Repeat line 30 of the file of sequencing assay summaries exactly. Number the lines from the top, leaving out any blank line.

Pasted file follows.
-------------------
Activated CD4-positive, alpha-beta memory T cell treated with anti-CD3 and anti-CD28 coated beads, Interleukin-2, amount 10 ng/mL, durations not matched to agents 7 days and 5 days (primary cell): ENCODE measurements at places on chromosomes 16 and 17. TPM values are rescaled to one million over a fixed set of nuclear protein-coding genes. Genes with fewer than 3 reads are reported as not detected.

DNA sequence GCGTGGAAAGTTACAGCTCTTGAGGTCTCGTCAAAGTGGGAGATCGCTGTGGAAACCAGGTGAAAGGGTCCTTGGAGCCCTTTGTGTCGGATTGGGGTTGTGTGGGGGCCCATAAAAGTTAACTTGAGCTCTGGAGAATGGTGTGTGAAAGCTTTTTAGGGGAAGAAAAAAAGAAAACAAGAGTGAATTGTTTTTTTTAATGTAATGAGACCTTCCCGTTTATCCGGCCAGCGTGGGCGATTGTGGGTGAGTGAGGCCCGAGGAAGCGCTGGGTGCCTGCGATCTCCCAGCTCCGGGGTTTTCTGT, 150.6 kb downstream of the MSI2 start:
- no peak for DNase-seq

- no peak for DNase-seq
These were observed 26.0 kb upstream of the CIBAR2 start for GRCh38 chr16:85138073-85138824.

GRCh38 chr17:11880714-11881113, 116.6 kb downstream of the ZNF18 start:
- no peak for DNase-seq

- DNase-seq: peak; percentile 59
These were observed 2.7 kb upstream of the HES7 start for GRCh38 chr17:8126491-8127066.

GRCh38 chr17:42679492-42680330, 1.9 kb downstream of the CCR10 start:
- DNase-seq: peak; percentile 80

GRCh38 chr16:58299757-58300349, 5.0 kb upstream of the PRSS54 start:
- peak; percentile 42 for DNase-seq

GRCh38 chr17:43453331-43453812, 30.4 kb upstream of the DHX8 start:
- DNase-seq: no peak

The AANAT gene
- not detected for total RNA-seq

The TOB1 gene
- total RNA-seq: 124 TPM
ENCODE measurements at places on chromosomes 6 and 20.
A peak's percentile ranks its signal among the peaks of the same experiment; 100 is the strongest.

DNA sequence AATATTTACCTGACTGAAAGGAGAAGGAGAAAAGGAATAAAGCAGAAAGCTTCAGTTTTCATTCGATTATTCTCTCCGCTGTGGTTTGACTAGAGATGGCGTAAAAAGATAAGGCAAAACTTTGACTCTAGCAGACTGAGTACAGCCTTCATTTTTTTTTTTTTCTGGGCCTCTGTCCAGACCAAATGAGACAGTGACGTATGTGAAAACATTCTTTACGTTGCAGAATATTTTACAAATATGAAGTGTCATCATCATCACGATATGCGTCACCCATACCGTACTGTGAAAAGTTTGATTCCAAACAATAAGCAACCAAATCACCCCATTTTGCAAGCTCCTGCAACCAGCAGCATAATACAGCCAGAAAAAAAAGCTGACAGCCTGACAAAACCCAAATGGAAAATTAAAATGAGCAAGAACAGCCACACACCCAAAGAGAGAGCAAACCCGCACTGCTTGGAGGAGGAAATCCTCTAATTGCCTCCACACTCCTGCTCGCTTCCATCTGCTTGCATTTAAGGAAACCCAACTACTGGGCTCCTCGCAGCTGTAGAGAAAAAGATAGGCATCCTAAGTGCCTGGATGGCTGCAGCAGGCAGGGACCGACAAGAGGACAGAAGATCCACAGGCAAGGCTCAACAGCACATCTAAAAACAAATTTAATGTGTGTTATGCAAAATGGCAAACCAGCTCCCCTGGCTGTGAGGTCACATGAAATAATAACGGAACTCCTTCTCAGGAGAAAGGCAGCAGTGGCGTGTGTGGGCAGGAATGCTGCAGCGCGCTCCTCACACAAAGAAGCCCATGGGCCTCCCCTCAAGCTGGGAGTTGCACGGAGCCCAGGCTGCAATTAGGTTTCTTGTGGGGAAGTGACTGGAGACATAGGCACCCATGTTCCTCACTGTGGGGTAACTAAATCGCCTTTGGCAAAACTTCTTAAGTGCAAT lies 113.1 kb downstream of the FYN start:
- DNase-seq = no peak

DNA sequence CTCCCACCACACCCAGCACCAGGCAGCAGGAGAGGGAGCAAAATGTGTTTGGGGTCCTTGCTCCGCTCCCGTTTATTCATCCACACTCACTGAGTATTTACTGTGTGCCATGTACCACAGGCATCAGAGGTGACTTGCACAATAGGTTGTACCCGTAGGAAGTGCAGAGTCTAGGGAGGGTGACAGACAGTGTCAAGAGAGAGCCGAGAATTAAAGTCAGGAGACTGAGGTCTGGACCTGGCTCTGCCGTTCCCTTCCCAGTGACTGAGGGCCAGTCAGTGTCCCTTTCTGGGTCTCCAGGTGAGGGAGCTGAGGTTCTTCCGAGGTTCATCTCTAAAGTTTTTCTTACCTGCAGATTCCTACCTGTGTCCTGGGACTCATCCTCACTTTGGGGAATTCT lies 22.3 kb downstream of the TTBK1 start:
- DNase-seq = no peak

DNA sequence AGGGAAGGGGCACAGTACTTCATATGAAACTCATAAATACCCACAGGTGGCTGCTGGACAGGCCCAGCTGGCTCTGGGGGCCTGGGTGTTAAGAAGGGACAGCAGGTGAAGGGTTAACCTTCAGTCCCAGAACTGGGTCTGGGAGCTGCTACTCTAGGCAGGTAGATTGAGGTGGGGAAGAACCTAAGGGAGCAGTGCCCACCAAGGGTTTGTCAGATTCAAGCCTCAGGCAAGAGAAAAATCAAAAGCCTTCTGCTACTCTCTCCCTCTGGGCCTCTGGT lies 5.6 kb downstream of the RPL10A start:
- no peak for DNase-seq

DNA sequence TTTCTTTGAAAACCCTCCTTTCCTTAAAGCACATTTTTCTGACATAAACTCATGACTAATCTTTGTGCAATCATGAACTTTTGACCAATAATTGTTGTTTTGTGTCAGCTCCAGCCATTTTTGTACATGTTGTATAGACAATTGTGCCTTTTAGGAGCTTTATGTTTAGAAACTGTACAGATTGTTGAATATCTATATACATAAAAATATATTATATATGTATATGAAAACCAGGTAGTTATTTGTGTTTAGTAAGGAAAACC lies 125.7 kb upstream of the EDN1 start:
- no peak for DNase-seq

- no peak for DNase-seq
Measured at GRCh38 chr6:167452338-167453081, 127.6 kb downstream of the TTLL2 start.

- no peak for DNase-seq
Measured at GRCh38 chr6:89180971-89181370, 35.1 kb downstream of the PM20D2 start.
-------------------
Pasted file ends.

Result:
- no peak for DNase-seq